I am fortunate enough to participate in several FTXs as a SME/Role Player. I’m always the MISO guy and most of the time the IO guy as well. Not only to I have to contribute in my specialty area, but, I’m called upon to function as a part of a simulated large staff for a JTF CDR, typically a two star. I also have to coordinate with the related and indirect contributors to IO and more often than not function as an educational resource to help explain how all these elements have to work together synergistically to accomplish the CDR’s mission.
This means that I have to be able to represent our craft in a realistic and competent manner. Merely commenting is not enough – I actually have to perform as if I were ‘on the job’.
However, knowing is never the same as doing. There is no substitute for being under time pressure to deliver a concept or a work product that implements the CDR’s guidance and concepts to further mission accomplishment.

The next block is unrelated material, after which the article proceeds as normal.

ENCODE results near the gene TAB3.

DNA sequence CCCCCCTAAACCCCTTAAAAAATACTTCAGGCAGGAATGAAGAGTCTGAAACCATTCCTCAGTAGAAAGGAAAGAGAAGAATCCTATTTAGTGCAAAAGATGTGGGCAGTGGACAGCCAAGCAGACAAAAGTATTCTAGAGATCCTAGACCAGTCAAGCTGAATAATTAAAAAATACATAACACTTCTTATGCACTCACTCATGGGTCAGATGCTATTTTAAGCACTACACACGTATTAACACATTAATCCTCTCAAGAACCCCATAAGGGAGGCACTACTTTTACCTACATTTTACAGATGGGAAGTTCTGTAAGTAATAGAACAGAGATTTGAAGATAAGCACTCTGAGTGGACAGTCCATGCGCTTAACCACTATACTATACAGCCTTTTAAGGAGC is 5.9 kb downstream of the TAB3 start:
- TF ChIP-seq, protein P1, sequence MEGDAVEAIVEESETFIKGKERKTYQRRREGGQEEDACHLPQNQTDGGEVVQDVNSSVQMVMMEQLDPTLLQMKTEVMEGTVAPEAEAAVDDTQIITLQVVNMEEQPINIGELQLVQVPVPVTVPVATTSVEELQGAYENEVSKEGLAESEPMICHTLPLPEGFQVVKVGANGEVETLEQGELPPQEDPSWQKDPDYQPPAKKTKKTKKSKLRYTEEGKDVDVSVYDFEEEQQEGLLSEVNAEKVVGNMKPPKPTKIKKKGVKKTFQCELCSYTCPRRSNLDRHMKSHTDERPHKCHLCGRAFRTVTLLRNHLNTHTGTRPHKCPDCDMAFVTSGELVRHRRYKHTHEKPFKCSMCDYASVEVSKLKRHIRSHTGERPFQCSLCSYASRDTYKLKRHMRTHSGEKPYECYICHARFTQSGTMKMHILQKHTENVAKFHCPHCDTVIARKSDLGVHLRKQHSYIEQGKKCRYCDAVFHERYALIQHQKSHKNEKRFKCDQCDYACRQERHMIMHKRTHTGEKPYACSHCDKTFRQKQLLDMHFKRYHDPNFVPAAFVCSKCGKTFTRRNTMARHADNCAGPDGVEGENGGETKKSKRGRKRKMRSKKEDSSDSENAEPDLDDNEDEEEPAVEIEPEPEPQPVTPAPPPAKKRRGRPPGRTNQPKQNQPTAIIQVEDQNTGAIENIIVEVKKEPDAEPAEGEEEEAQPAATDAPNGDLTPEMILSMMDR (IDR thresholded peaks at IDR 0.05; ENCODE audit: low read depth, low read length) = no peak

It’s also satisfying to be part of a team that by functioning as a professional unit and is able to convey teaching points by doing and provide objective and informed feedback to a group of students as mentors.
I’ve also learned that while the Internet is certainly a great resource and an indispensible part of today’s MISO toolbox, there is no substitute for having a team member who has actually been to the AO recently and understands the environment. I’ve also learned that a Joint environment is often an exercise in new acronyms and jargon. Being able to speak the lingua franca of the Command is a prerequisite to doing your job.
I also forgot how tiring it can be to put in a long shift and then have to ‘go home’ and deal with your ‘day job’ and the other aspects of life that go on regardless of what you have planned.
I must say that this has been one of the best FTXs I’ve had the pleasure to participate in and I am blessed to be able to continue to be a part of the evolution of PSYOP.